In a tale that reeks of urban legend, or perhaps just reeks, there is this: Fashion blog Refinery 29 has the distinctly un-fashiony story of a roommate, another roommate, and a “roommate” that the first one never knew about — until he did, discovering it horribly and by accident — made of old Chinese food and dressed in actual clothing. Confused? It gets worse.
Our poor wannabe subletter, the writer of this story, had broken up with a girl and needed a place to stay. In his search for housing, he ventured to the Lower East Side, where “Doug” had a spare room at a “super-low price.” (First lesson of NYC real estate: If it’s cheap, there’s something wrong. There’s probably something wrong anyway.)
Doug, being an honest sort, confessed what was wrong to the wannabe subletter. (Lesson two of NYC real estate: Lie. When you can’t lie, blame it on Craigslist.) Apparently, Doug had found his former roommate, “Jack,” on the site, and lived with him a few months amicably until a rainstorm hit while Jack was away and his window was left open. Doug went into Jack’s room to close the window. (Lesson three of NYC real estate: Never do this.) That’s when Doug found a disgusting scene of stacks of Chinese food containers, “some 10 boxes high, some already toppled, with their half-eaten contents strewn on the floor.”
Stop reading here if you have or have ever had anything resembling a weak stomach. We will quote the rest verbatim, because it’s the only way.
Then he saw the boot.
Doug leaned over to pick it up, knowing what the contents were before his fingers even made contact. Spilled out from the tops were strings of Lo Mein noodles, and hard pieces of dried rice. Doug was sure he could see crusted-over mounds of meat and hardened sauce. Sickened, Doug sat down the shoe, and as he did so, he noticed a shadow in the shape of a human body beneath the twin bed.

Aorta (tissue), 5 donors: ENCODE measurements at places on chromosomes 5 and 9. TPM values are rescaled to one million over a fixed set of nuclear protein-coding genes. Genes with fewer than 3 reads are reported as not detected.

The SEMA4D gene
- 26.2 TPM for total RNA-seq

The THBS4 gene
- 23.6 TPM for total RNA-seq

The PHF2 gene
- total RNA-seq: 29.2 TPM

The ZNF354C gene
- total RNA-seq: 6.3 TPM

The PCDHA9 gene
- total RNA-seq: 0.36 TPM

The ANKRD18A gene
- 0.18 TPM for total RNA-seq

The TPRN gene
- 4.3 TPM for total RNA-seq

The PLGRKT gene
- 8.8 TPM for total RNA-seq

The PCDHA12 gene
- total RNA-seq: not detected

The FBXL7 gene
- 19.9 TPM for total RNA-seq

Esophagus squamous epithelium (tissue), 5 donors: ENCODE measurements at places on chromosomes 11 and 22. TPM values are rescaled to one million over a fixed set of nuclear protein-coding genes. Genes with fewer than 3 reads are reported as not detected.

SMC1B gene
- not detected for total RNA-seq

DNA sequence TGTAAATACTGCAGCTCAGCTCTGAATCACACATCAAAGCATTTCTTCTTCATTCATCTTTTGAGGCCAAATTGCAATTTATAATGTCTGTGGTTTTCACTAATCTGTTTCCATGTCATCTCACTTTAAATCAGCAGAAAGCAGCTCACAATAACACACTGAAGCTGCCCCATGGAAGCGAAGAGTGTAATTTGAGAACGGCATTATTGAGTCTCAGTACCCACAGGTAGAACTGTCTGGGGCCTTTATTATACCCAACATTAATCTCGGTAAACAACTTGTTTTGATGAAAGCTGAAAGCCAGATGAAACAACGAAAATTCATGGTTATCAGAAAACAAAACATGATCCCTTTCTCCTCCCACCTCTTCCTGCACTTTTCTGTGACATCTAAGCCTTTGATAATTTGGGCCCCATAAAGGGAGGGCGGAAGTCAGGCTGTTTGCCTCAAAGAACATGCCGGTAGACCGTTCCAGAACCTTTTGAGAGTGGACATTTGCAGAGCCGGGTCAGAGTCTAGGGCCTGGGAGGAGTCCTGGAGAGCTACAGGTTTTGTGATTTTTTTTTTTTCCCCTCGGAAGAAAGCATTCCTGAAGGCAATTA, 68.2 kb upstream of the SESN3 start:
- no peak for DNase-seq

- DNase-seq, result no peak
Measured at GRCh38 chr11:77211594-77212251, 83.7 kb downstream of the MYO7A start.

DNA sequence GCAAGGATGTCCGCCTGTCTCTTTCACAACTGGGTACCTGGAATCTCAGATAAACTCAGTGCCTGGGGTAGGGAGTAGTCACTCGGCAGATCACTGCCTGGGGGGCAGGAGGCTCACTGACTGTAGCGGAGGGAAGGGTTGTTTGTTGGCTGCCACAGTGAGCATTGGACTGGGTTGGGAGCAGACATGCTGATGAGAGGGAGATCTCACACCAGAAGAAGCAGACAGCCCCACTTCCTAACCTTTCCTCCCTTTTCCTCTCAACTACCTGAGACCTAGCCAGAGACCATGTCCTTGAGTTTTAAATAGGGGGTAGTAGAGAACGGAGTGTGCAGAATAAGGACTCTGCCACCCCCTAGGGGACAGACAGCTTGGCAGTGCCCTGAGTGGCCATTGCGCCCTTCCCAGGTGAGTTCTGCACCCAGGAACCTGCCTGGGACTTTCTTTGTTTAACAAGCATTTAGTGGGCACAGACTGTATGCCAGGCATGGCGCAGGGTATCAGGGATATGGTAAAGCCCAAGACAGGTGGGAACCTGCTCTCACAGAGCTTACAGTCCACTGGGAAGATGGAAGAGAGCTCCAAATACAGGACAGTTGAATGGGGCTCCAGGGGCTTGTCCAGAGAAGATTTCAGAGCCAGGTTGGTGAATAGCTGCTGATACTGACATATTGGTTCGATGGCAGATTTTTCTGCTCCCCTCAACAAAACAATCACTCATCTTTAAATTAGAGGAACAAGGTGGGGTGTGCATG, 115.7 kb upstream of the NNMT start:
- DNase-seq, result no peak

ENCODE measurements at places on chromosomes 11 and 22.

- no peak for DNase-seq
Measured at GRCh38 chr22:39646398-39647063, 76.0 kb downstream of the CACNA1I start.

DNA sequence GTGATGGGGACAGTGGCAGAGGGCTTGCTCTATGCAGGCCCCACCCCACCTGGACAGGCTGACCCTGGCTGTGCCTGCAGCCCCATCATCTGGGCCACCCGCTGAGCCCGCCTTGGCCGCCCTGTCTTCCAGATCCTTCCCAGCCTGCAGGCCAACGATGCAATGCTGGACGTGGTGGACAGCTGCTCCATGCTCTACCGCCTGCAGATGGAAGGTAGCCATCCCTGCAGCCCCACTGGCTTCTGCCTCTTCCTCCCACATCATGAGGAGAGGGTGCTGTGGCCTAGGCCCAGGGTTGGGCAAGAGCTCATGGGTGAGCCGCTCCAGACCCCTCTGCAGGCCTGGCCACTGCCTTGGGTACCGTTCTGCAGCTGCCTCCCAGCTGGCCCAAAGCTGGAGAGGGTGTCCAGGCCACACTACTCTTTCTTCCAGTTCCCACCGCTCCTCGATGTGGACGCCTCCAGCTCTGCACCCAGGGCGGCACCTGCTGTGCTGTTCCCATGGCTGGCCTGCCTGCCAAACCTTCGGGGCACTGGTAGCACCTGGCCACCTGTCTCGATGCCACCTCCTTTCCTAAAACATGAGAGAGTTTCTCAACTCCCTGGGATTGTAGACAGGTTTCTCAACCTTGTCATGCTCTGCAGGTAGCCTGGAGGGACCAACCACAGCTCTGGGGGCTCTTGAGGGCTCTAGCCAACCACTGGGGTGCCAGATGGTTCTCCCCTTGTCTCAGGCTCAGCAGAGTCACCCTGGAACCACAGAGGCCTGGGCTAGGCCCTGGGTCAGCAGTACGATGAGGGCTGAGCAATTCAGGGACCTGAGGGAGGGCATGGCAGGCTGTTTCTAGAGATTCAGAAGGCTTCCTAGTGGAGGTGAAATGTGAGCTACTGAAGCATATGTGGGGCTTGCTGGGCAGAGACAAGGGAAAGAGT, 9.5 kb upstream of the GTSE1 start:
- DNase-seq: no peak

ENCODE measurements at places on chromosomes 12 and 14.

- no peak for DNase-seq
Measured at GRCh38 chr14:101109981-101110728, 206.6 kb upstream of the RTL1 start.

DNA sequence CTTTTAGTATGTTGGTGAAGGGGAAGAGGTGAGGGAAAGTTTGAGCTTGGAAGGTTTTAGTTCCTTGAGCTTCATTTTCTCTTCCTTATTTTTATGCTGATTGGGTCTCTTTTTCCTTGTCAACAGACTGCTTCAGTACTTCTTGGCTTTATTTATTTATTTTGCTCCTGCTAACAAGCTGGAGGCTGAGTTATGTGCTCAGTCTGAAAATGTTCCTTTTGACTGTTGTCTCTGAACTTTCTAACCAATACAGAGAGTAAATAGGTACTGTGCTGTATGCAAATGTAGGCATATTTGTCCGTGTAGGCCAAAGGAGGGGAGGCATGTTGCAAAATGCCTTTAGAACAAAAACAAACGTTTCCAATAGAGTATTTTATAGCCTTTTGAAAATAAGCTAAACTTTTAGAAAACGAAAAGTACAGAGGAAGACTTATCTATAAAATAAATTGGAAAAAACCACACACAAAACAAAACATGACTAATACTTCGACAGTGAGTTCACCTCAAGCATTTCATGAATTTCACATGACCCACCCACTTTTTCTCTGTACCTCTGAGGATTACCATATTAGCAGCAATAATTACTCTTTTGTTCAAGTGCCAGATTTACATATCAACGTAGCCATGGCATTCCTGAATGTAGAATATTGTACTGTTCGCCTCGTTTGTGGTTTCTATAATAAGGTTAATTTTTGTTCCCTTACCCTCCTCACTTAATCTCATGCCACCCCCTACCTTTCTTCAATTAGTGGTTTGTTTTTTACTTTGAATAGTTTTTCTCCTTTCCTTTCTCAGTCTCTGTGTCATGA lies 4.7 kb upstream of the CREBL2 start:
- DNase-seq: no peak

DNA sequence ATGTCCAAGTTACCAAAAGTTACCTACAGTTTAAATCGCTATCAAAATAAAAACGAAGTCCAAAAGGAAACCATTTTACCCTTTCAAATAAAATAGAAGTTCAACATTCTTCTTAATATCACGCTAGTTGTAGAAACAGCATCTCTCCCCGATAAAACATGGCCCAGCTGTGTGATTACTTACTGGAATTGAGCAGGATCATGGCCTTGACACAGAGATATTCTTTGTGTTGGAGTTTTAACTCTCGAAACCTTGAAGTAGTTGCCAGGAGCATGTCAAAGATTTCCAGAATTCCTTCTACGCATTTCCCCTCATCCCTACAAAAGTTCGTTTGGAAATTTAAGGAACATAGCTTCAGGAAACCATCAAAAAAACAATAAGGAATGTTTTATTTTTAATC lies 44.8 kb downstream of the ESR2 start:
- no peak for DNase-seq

With absolute trepidation, Doug lifted the bed and slid it a few feet away, knocking over a pile of takeout boxes. What he uncovered wasn’t — to his immediate relief — a real person. But it was a person’s shape, with a hooded sweatshirt attached to gloves and a pair of jeans, with the other boot tucked into the leg. Coming out of the seams were remnants of noodles, rice, and meat, grease stains pooling through the fabric and onto the floor, spoiled scraps of food filling the hoodie to the brim. Doug scanned the body — and…yep, there it was. Noodles oozed out of the unzipped fly; a glory hole that Jack had ostensibly been taking advantage of all spring long.
Enough said. Doug had the locks changed and kicked Jack out. The wannabe subletter did not sublet. And someone, somewhere in New York City, can top this. Will it be you? Email us. (Lesson four of NYC real estate: These stories are meant to be shared.)
We confirmed, by the way, that the tale is, according to its editor, “100 percent true.”